Dr. Frankenstein and his monster both turn out to be alive, not killed as previously believed. Dr. Frankenstein wants to get out of the evil experiment business, but when a mad scientist, Dr. Pretorius, kidnaps his wife, Dr. Frankenstein agrees to help him create a new creature, a woman, to be the companion of the monster. Written by
John Oswalt <firstname.lastname@example.org>
The scene in which the monster encounters the Gypsy camp was filmed shortly before the scheduled release date as a substitute for a scene that had been edited out after sneak previews because of censorship concerns. Since the scene was filmed long after the completion of principal filming - and after the film's musical score had been completed - the Gypsy camp scene is the only segment of the movie that has no musical score. See more »
When the blind hermit plays the violin he does not move his fingers when the notes are changing. See more »
[looking out the window at a thunderstorm]
How beautifully dramatic! The cruelest savage exhibition of nature at her worst without.
[turns to face Mary and Percy Shelley, both seated]
And we three. We elegant three within. I should like to think that an irate Jehovah was pointing those arrows of lightning directly at my head. The unbowed head of George Gordon, Lord Byron. England's greatest sinner. But I cannot flatter myself to that extent. Possibly those thunders are for ...
[...] See more »
In the opening and closing credits, "The Monster's Mate" is listed as being played by " ? " . Elsa Lanchester is only billed as playing Mary Shelley. See more »
When Ernest Thesiger points and says, "The bride of Frankenstein," rolling his r's, he creates one of the greatest scenes in cinematic history. I do consider the second film superior to the first (though I love them both) because of the complexity of the characters and, more specifically, the monster. In Shelley's book the monster is lonely but articulate. He seeks out a bride. Frankenstein creates one but then destroys her, making his creature furious and vengeful. This monster actually has a kind part to him. For him to be blunt force thug can only go so far. It works in the first film but how much more growling and stomping could there be? The scenes of him wandering in the countryside, meeting the lonely old blind man in the house in the woods, and being shown kindness by him is very touching. The monster is allowed some humanity; some privacy. We know this can't last because his creator has doomed him. We often see Victor as some kind of hero, but, in reality, he has committed an incredible sin against another being. He wants a companion, but she turns on him and destroys his hope.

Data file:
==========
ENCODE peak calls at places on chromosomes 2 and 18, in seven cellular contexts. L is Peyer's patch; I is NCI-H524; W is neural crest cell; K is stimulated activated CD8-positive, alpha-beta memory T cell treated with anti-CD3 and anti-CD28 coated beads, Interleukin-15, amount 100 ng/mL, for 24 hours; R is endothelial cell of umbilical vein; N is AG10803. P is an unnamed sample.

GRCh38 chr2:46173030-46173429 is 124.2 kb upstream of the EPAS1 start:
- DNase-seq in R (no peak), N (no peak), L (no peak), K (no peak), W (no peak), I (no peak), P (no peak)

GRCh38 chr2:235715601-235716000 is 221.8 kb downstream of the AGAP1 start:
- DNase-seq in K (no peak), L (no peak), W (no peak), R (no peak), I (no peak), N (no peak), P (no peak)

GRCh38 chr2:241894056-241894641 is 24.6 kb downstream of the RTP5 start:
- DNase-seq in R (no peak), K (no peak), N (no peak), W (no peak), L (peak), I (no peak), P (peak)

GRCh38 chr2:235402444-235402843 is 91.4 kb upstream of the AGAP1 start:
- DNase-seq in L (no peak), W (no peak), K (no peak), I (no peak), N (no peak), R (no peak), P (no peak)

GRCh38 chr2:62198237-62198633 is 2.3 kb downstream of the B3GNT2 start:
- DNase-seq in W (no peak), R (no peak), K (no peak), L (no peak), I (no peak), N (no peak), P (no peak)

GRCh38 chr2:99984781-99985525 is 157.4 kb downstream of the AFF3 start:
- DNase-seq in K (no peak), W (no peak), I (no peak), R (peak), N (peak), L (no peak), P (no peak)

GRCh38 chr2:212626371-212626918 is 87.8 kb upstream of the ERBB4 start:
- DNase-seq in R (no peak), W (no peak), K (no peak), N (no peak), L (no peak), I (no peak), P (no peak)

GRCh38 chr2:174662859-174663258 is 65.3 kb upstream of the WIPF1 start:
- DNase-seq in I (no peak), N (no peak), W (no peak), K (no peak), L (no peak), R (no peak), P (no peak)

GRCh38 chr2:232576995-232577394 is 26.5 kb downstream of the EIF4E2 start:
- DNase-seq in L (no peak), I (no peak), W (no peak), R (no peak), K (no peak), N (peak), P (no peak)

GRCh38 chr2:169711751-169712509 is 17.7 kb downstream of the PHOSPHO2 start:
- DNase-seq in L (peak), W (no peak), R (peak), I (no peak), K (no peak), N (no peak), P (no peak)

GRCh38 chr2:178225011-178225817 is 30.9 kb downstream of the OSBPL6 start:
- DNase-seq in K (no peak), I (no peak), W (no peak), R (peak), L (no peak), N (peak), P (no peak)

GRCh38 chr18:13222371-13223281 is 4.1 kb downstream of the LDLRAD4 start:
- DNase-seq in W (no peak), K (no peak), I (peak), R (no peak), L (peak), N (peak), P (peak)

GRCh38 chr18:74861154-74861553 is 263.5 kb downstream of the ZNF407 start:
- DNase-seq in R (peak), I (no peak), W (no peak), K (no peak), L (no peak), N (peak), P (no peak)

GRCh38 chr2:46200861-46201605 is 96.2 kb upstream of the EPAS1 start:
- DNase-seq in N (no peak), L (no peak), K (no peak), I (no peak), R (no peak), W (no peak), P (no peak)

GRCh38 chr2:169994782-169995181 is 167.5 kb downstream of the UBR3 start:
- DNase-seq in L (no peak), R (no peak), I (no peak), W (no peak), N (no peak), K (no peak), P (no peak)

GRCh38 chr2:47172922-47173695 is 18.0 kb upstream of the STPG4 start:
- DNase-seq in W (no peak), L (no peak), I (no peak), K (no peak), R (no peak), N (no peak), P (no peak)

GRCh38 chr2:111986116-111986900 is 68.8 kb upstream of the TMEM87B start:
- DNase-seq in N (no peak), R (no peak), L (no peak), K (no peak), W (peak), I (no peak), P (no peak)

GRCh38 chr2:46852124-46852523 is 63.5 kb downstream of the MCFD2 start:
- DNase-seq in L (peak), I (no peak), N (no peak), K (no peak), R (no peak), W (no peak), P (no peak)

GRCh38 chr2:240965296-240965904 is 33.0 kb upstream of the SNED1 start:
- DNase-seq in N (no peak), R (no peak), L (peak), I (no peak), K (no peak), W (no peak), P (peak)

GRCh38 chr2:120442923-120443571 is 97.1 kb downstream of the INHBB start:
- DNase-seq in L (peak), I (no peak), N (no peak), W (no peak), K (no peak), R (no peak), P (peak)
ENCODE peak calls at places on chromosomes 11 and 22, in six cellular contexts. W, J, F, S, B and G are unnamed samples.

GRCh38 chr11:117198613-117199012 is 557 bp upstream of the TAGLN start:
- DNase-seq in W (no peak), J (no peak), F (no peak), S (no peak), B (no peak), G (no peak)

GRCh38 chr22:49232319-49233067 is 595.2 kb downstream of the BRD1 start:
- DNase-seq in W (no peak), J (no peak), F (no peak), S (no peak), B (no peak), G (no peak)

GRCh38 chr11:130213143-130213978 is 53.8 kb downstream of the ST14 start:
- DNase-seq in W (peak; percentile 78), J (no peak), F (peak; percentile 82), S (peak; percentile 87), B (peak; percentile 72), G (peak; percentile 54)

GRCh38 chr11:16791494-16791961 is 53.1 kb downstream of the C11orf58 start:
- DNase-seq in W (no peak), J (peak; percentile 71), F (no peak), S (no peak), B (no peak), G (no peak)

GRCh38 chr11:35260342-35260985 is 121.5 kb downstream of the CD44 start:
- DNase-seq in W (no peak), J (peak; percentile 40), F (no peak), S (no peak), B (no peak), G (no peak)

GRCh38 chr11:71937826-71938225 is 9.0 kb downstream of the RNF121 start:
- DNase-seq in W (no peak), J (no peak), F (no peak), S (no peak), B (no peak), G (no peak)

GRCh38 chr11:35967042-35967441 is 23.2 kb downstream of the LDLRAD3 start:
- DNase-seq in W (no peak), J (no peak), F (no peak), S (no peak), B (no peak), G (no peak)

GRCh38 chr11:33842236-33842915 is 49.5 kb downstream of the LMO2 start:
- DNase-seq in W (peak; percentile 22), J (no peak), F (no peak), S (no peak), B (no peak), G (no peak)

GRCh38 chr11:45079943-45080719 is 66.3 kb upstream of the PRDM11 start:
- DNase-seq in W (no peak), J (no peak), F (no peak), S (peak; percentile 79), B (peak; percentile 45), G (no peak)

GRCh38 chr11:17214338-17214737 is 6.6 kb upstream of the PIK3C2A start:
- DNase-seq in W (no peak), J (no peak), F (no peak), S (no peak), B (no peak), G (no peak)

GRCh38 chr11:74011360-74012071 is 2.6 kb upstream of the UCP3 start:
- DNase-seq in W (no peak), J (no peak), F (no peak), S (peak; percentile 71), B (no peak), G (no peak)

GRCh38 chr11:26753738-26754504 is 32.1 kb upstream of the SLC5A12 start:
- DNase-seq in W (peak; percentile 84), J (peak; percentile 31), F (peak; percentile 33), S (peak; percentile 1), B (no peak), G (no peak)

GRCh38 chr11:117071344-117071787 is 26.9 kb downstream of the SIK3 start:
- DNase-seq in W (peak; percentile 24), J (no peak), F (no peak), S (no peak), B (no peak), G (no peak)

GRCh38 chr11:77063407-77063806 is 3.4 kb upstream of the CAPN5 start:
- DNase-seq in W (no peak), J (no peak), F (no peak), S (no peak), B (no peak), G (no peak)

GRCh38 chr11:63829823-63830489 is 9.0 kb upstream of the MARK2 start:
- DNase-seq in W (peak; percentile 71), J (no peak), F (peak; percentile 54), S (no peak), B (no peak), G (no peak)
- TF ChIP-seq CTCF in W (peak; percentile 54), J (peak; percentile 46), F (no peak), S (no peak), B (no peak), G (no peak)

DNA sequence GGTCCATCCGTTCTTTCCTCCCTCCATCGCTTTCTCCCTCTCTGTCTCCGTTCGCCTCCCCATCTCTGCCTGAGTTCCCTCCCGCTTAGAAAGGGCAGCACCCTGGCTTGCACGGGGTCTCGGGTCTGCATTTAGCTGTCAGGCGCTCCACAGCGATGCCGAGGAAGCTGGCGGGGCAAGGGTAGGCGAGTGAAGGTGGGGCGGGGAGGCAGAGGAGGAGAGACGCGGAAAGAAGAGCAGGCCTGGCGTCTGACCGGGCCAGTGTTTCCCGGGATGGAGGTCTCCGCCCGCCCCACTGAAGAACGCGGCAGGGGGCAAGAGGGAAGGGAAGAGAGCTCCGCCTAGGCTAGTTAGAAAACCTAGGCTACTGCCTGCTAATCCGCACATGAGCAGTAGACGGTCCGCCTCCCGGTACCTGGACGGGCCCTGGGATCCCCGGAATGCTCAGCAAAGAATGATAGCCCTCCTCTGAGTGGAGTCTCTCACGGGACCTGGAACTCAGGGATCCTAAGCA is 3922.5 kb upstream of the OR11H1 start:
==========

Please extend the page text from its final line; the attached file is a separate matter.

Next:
The setup, with Elsa Lanchester as Mary Shelley, talking with the foremost romantic poets of the time, Percy Shelley and Lord Byron (who also rolls his r's), is a great lead in as she brags about writing a story that will make your skin crawl. She must have been something in that male dominated society. Of course, her mother was one of the first to demand rights for women. When she reappears as the Bride, it is awesome. And who came up with the hair. It is one of those things like the monster's neck bolts, that has become such an icon for our culture.
These early Universal films deserve to be judged as major movies. Just because the subject is horror, doesn't mean they should be dismissed. James Whale was a great director with an amazing vision.
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